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Consider desktops in the cloud for BYOD

Tom Henderson | May 21, 2012
Desktop-as-a-Service is an interesting way for IT execs to provide cloud-based Windows desktop sessions, as well as shared resources such as storage. DaaS can help companies roll out new desktops and support Bring Your Own Device policies.

How DaaS works

In the simplest form, DaaS is like Remote Desktop Protocol (RDP), Virtual Network Control (VNC), and similar provisioning that dates back to the the PCAnywhere days, where you got screen, keyboard, and mouse (at minimum) connected to another computer, so as to use that system as though you were sitting comfortably nearby.

Today's iteration is Virtual Device Interface-Infrastructure (VDI), which includes the basics, plus sound, local drive, and local ports (like USB). VDI can be accomplished on premise or in the cloud.

DaaS service providers are the gateway for cloud-based connectivity, which includes virtualized desktop sessions and applied administrative constraints. The selling points are hosted external applications, shared storage resources, joining DaaS resources as extensions of an existing (or new) Active Directory infrastructure, and extended device compatibility in a BYOD scenario.

Here are the individual reviews:


Desktone uses Citrix components mixed with its own desktop portal and management infrastructure. The Citrix pieces, including session access applications like Citrix Receiver, give remote users choices for what kind of device, such as a Mac or a Windows XP client, might be compatible with a Desktone-hosted Windows7 session.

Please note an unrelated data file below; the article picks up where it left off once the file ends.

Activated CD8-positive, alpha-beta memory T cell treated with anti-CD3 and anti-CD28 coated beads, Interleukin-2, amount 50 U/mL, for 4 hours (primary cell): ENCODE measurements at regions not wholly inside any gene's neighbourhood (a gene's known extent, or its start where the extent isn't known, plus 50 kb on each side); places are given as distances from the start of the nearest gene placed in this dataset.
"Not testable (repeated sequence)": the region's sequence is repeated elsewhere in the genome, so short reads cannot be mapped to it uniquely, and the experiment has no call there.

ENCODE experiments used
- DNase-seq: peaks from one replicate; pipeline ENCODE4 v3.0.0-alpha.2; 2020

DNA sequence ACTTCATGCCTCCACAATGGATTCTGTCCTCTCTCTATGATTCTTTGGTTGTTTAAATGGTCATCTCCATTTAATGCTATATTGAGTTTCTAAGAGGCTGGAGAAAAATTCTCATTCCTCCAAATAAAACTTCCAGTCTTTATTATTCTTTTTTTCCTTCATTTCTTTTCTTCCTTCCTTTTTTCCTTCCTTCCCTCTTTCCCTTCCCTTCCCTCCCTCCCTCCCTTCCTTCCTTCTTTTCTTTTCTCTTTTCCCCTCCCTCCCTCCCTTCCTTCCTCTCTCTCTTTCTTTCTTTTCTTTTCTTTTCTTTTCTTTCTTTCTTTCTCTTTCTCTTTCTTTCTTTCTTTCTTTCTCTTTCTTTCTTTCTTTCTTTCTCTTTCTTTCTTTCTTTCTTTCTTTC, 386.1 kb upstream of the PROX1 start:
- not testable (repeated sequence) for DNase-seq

Hosted sessions can reside in an isolated Active Directory or workgroup environment, or could be connected via a VPN (many types are supported) linking Desktone's provisioned desktops and network with a customer network.

VPN connectivity can be problematic because of the varying types of VPNs possible. Those connected with firewall and VPN appliances are said to be the most easily (and quickly) deployed.

The customer intake process revolved around deciding on networking characteristics, choosing different hosted desktop variants based on an average installation, then upgrades to hosted sessions based on memory, disk and number of CPUs (up to four) that would be hosted on Desktone's cloud, which consists largely of blades in a multi-tenant environment.

Like several other DaaS service providers we tested, Desktone has an administrative portal application to manage DaaS operations security and asset formation (making customized versions of Windows 7 for DaaS access). Also, like other DaaS service providers tested, we found we could join our Active Directory network logon characteristics if needed; a network "join" is available for VPN purposes, too.

The Desktone portal allowed us to check site configuration, desktop asset distribution and pools, which are aggregations of resource groupings. Pools allowed us to differentiate RDP-connected machines by resources, like local-to-session clipboard, drive, printer, smartcard or COM port connectivity.

Dividing pools in this way allows an organization to create Active Directory pools, then to differentiate between persistent and non-persistent sessions, and then to aggregate local resources.

Desktone provides the ability to try the instances prior to deployment by administratively accessed instances that use Windows SysPrep (as opposed to image snapshots, so as to correctly establish the hardware licensing requirements for Windows 7) and should be familiar to Microsoft admins.


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